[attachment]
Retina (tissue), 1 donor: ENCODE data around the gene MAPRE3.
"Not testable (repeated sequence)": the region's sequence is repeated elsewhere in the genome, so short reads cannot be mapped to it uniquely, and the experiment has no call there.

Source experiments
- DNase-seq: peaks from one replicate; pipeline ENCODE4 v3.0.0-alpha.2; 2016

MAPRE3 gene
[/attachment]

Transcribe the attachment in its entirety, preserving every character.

Retina (tissue), 1 donor: ENCODE data around the gene MAPRE3.
"Not testable (repeated sequence)": the region's sequence is repeated elsewhere in the genome, so short reads cannot be mapped to it uniquely, and the experiment has no call there.

Source experiments
- DNase-seq: peaks from one replicate; pipeline ENCODE4 v3.0.0-alpha.2; 2016

MAPRE3 gene